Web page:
HFO-1234yf is already a standard coolant in many cars in the US and the EU, despite its flammability.
HFO-1234yf is already a standard coolant in many cars in the US and the EU, despite its flammability.

In the wake of the agreement reached between 197 countries in Kigali, Rwanda on October 15 to phase out the use of climate-harming hydrofluorocarbons, or HFCs, new concerns have arisen over a replacement coolant compound known as HFO-1234yf.

HFO-1234yf, which is manufactured by Honeywell and Chemours, is already a standard coolant in many new cars in the European Union and the United States. The compound breaks down more quickly than HFCs, which makes it one of the few existing coolants in compliance with the Kigali agreement. But 1234yf is, according to this New York Times story, ten times more expensive than HFC – and also mildly flammable.

Honeywell emphatically disagrees and issued the following statement to BUILDER from a company spokesperson: “The safety of HFO-1234yf has been confirmed by respected third-party organizations, including SAE International, the most respected automotive testing organization in the world. Those conclusions were confirmed in 2014 by the European Unions’ Joint Research Centre, the EU’s top scientific and technical body. All major global automakers are in production today with vehicles designed to use HFO-1234yf because it is a near drop-in solution, proven safe for intended use, and capable of addressing both fuel efficiency and greenhouse gas emissions. There are more than 10 million cars on the road today safely using HFO-1234yf.”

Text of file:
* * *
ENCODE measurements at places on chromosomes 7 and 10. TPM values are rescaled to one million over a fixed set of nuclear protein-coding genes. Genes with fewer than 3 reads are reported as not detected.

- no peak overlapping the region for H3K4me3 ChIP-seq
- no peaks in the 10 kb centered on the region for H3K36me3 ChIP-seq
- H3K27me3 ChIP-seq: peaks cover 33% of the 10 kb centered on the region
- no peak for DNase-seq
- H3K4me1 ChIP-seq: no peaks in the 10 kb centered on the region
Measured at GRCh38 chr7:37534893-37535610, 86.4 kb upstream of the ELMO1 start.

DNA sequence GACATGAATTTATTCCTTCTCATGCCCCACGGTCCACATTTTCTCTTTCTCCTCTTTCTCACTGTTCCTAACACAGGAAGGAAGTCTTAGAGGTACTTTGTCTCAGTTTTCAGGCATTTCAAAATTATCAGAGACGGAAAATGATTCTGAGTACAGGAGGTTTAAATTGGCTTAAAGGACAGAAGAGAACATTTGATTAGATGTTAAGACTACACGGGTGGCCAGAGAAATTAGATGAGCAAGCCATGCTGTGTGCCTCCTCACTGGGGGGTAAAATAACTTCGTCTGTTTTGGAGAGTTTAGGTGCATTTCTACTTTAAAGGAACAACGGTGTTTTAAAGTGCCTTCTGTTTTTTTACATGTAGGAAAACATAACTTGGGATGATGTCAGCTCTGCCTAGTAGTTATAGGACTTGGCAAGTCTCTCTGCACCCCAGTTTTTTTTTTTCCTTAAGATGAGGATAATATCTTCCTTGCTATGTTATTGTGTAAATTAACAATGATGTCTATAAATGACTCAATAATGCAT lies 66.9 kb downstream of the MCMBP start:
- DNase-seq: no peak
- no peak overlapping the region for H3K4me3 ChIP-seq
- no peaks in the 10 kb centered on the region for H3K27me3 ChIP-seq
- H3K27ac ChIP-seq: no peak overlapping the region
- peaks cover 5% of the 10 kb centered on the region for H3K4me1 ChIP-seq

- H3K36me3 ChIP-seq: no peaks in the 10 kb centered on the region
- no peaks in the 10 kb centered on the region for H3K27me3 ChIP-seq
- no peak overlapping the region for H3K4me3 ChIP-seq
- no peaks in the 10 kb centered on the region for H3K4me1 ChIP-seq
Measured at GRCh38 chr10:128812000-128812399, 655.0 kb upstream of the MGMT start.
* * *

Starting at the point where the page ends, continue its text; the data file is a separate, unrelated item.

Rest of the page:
Back to the Times:
“None of the people in the car industry I know want to use it,” said Axel Friedrich, the former head of the transportation and noise division at the Umweltbundesamt, the German equivalent of the Environmental Protection Agency. He added that he opposed having another “product in the front of the car which is flammable.”

SAE International, an engineering consortium that includes all of the major automakers, said 1234yf was “highly unlikely to ignite,” though the issue led to a brief split with German automakers.

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